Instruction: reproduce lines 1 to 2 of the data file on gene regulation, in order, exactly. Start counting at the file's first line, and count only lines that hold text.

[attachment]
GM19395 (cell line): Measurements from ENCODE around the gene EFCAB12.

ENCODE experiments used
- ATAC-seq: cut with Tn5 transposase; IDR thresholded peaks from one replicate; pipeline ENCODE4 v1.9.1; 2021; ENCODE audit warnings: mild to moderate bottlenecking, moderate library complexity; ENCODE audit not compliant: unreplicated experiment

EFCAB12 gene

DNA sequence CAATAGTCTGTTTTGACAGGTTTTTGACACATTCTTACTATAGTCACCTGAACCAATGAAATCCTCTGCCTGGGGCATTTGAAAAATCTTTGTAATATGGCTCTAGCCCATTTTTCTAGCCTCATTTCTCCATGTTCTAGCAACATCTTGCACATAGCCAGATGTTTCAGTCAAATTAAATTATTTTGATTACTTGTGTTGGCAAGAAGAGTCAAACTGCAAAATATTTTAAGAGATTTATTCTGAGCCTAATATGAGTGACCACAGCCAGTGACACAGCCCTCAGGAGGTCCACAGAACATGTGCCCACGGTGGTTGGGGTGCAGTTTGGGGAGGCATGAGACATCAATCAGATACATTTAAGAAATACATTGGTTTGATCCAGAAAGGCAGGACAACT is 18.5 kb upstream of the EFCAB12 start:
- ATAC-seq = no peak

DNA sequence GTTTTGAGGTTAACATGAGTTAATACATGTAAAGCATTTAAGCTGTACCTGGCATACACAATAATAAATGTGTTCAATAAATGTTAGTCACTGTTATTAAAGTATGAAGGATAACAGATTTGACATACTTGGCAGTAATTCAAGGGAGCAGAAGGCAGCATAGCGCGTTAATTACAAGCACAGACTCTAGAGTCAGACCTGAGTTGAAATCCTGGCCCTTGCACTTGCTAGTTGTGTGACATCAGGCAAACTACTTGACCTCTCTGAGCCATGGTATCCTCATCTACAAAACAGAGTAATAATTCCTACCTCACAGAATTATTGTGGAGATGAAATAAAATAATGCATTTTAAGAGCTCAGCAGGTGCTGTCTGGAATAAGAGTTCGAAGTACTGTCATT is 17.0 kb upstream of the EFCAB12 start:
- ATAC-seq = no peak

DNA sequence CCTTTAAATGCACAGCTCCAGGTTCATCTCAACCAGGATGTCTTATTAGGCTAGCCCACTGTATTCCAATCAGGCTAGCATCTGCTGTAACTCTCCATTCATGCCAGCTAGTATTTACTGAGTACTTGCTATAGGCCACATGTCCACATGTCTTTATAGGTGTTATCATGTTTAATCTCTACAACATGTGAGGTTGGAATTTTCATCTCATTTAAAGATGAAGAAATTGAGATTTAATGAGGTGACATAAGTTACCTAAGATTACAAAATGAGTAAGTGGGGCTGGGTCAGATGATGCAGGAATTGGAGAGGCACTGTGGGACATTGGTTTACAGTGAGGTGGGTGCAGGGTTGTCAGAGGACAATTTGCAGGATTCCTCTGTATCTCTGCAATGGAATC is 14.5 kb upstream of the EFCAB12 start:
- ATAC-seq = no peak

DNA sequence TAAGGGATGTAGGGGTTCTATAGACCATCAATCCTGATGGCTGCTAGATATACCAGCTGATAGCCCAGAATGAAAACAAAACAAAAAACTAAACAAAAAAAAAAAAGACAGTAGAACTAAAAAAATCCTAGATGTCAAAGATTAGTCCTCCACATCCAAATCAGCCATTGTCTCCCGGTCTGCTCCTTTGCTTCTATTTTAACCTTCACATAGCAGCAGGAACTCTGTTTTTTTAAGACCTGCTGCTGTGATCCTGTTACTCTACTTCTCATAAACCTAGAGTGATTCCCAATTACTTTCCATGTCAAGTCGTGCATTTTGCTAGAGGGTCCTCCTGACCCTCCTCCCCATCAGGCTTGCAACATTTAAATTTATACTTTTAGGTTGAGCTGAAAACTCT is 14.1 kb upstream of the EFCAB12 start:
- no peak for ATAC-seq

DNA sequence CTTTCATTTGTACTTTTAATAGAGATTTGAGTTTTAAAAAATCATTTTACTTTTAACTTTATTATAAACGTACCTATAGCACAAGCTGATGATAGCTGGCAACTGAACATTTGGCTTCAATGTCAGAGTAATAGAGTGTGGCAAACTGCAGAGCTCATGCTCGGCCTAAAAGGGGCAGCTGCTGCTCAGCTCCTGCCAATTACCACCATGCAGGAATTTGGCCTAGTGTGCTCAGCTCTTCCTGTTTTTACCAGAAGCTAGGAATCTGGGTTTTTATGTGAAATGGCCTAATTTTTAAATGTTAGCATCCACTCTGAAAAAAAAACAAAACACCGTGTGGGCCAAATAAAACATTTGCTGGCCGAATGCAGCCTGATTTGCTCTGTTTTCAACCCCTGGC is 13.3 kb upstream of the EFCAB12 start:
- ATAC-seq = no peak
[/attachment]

GM19395 (cell line): Measurements from ENCODE around the gene EFCAB12.

ENCODE experiments used